No ONE on the outside of the medical profession knows so well as doctors themselves the great need of more knowledge of what disease really is. Never in the history of so-called medical science has there been so much research work done as in the past decade; but with every new discovery there follows very closely the stark and stalking nemesis that chills the honest and earnest researchers to the bone--the inevitable word Failure. Why inevitable? Because, back in the beginning of man's reasoning on the subject of his discomforts, his pains, and his sickness, he made the monstrous mistake that something outside of himself--outside of his own volition---had wished him harm.  Man being a religious animal, he early thought he had in some manner offended one of his many deities.  The history of how man evolved the idea of disease being an entity is too long to do more than allude to it in a book of this kind.  Any of the old mythologies may be referred to by those who are curious enough to look the matter up.  That man is still saturated with centuries of mythological inheritance was brought out vividly when the germ theory was introduced. It answered the instinctive call for demoniacal possession!  At last man's search for the demon--the author of all his woes--had been rewarded, and a satisfactory apology could be made to his conscience for all his apparent shortcomings. However, eighty years of vicarious atonement for man's sins by the demon germ are waning, and reason be praised if the microbe is the last excuse that man can make for his sins of omission and commission before the thrown of his own reason!

   Medical science is founded on a false premise--namely, that disease is caused by extraneous influences, and that drugs are something that cures or palliates discomfort.  The term "medical" means pertaining to medicine or the practice of medicine. Anything used in a remedial way carries the idea of curing, healing, correcting, or affording relief; and this doctoring is all done without any clear understanding of cause.

   The words "medical" "medicine,' "disease," and "cure" have become concrete in our understanding, and shape our thoughts and beliefs. And so arbitrary are these beliefs that new schools and cults are forced to the conventional understanding. They may declare that an impinged nerve is the cause of any pathology. But they do not trouble themselves to find why one impinged nerve creates a pathology and another does not.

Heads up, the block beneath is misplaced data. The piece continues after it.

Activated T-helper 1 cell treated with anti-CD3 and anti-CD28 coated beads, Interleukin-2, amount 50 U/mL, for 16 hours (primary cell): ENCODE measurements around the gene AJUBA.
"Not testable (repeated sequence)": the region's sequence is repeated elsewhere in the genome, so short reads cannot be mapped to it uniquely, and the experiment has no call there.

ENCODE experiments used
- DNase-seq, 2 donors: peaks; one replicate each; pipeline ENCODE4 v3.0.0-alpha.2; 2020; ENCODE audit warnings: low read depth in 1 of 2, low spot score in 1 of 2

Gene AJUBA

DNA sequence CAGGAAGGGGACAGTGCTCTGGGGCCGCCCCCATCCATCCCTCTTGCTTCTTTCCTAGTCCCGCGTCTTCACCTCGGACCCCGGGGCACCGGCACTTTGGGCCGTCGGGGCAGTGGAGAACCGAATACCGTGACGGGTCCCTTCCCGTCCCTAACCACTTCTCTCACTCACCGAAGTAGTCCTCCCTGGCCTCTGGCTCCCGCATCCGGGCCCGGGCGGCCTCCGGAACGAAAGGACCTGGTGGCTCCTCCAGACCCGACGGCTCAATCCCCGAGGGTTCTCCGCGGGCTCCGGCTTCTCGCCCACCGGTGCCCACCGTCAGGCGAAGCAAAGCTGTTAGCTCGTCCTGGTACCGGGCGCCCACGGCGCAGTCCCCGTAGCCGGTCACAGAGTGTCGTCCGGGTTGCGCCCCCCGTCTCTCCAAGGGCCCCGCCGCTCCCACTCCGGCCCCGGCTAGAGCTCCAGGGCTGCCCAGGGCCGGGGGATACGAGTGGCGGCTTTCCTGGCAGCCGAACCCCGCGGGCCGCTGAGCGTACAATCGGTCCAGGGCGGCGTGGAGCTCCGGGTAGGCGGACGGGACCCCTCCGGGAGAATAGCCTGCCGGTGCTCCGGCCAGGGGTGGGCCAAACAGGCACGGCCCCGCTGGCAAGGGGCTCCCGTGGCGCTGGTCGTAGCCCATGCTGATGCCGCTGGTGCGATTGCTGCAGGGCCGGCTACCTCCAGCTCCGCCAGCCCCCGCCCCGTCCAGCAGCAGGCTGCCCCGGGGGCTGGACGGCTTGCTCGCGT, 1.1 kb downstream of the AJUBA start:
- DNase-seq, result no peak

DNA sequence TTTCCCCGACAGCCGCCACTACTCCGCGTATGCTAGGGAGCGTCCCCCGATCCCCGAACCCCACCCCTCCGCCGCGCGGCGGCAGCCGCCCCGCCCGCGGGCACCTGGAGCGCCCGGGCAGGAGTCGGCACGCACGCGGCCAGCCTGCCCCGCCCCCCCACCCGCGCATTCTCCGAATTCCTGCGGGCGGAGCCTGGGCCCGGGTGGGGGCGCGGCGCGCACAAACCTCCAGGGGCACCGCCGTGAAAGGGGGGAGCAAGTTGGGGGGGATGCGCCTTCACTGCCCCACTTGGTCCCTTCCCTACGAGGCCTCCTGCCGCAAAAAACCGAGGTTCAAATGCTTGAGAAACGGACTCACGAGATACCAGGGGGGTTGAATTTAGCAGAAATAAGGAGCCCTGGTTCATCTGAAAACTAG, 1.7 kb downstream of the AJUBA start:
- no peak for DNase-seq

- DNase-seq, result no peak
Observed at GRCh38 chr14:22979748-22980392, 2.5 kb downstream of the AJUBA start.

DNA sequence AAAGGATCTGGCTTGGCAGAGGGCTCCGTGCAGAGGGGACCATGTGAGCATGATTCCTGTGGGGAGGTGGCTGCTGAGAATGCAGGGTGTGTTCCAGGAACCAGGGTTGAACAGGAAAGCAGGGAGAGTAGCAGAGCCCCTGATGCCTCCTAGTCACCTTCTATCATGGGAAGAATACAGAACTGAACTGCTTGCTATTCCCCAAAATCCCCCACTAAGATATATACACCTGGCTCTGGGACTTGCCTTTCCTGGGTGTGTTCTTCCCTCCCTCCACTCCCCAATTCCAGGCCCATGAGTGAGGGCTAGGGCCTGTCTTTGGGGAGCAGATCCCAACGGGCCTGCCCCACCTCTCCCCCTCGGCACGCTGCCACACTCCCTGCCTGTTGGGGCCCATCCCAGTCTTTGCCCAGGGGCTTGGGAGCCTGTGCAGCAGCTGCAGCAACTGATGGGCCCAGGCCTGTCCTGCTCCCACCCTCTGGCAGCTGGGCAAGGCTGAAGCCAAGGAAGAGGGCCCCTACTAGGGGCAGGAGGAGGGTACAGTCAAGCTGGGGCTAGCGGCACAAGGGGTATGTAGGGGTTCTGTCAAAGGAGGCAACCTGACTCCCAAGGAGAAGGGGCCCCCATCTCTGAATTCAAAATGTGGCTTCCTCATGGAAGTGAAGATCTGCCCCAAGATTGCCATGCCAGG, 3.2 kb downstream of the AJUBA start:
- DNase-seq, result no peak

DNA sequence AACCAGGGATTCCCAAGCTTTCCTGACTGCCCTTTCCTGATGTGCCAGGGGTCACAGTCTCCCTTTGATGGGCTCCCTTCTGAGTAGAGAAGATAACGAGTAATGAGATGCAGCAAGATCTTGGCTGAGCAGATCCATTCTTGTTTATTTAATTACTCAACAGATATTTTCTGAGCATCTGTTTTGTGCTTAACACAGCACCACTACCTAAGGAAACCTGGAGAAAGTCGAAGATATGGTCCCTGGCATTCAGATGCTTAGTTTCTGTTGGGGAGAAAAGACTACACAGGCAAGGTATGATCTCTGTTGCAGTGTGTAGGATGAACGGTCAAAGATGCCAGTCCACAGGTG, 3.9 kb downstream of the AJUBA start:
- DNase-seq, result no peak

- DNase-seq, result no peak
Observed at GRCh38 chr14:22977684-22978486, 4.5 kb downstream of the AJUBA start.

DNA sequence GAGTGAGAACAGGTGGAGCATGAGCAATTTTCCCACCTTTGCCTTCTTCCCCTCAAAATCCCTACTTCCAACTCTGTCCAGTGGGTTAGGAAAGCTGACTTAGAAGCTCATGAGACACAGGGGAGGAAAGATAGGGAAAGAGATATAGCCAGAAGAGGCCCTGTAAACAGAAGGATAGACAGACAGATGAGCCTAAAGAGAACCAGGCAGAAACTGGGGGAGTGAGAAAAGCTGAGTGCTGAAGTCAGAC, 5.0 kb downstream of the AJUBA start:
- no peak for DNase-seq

The psychologist does not trouble himself to explain why worry in one subject causes disease and in another it does not; why hope in one subject cures and in another it does not; why negation does not always cure; why faith does not always cure; begging the question by declaring that there was not faith enough, etc. No fool is a bigger fool than the fool who fools himself.

   Why should not all new schools of thought be found harking back to their mother-thought--I say, why not? So long as the idea that disease is a reality, an individuality, an entity, is firmly fixed in the mind, even those in research work will be controlled and directed in their labors by the conventional understanding. That is why every wonderful discovery soon proves a mistaken belief.

   There is no hope that medical science will ever be a science; for the whole structure is built around the idea that there is an object-disease-that can be cured when the right drug-remedy, cure--is found.

  It is my intention to portray the common, every-day fobles of scientific medicine so that the people may see the absurdities concerning disease and cure which they are and have been hoodwinked into believing by the blare of science. hen I shall describe the only worked-out rational explanation of the cause of so-called diseases, hoping by contrasting the old and new, to start a few to thinking and building new brain-cells, which in time may supercede the old and conventional.

  Until Toxemia was discovered and elaborated by myself into a medical philosophy, there was no real medical philosophy. The cause and cure of disease is and has been a medley of guesswork and most industrious medical minds in every generation.

  Today, as never before, the brightest minds in the profession are delving into research work endeavoring to find the efficient cause of disease. But they are doomed to disappointment; for they fail at their beginning. Why? Because all the work that has ever been done in searching for cause has been along the line of critical study and examination of effects; and certainly reasoning minds cannot believe that an effect can be its own cause. No one believes in spontaneous generation. The remnant of this belief was annihilated by Pasteur's discovery of germs as a cause of  fermentation--a discovery so profound that it created a frenzy in the medical world; and as in every epidemic of frenzy, a mental poise was lost. The importance of the germ as a primary or efficient cause of disease was accepted nolens volens, willy nilly. Everyone was swept off his feet. As in all sudden gushes in change of belief, it was dangerous not to agree with the mob spirt; hence opposing or conservative voices were suppressed or ostracized.

  The germ theory frenzy was fierce for two or three decades; but now it is a thing of the past and will soon be, if not now, a dead letter. (If he only knew)

  Cause of disease is being looked for everywhere, and no less a personage than the late Sir James Mackenzie, in "Reports of the St. Andrews Institute for Clinical Research," Volume 1, declared: "The knowledge of disease is so incomplete that we do not yet even know what steps should be taken to advance our knowledge." At another time he wrote: "Disease is made manifest to us only by the symptom which it produces; the first object in the examination of a patient is the detection of symptoms, and therefore the symptoms of disease form one of the main objects of our study."